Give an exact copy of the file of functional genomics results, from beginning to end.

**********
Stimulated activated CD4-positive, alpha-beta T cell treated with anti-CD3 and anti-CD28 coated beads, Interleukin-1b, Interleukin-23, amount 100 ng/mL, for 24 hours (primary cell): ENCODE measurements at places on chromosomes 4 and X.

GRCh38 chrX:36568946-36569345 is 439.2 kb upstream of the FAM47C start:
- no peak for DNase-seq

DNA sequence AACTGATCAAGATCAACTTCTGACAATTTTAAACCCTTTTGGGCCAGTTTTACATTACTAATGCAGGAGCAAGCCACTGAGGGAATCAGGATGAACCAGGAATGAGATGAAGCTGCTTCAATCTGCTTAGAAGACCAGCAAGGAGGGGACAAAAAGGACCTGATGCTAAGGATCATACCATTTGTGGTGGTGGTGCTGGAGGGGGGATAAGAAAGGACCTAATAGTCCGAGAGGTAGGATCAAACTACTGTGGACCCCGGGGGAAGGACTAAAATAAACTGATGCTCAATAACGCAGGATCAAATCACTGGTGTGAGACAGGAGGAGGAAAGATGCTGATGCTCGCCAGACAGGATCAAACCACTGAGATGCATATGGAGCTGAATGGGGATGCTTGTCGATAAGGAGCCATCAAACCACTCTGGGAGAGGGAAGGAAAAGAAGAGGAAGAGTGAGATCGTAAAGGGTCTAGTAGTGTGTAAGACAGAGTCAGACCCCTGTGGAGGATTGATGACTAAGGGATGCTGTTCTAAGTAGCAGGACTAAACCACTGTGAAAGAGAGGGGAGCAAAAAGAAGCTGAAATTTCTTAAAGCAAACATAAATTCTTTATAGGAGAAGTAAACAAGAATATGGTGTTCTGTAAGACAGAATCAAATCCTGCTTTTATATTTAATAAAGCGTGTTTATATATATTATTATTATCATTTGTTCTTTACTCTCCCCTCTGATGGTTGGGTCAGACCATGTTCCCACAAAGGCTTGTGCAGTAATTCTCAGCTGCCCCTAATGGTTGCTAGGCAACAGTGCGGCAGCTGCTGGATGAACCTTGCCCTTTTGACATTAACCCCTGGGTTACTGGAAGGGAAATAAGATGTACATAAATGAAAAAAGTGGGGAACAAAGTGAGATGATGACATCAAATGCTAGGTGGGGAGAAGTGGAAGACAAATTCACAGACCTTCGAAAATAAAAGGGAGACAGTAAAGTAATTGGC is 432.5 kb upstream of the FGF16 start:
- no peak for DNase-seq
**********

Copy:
Stimulated activated CD4-positive, alpha-beta T cell treated with anti-CD3 and anti-CD28 coated beads, Interleukin-1b, Interleukin-23, amount 100 ng/mL, for 24 hours (primary cell): ENCODE measurements at places on chromosomes 4 and X.

GRCh38 chrX:36568946-36569345 is 439.2 kb upstream of the FAM47C start:
- no peak for DNase-seq

DNA sequence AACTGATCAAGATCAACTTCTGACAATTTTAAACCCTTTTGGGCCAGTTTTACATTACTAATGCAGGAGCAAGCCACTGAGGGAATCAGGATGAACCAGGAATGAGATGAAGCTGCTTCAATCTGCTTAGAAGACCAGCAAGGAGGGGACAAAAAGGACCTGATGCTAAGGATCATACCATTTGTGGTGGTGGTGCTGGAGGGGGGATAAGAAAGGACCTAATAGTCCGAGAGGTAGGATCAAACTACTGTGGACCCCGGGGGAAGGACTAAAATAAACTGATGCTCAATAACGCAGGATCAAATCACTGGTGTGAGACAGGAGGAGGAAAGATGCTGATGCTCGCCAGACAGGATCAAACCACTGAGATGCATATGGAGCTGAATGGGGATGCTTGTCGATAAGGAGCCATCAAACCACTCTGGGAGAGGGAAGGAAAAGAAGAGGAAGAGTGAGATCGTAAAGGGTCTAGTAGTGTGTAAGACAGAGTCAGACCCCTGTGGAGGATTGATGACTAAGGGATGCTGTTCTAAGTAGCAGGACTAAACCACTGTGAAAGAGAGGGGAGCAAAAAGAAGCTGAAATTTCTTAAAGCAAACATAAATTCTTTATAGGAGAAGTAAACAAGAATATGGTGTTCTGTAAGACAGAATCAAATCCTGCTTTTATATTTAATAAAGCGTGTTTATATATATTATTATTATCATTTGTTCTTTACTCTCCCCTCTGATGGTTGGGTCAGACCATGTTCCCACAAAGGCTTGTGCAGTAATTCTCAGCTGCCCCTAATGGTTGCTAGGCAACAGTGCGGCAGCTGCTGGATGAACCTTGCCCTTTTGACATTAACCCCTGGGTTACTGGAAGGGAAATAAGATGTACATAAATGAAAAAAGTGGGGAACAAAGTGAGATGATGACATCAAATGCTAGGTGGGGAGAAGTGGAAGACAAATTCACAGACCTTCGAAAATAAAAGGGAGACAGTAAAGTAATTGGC is 432.5 kb upstream of the FGF16 start:
- no peak for DNase-seq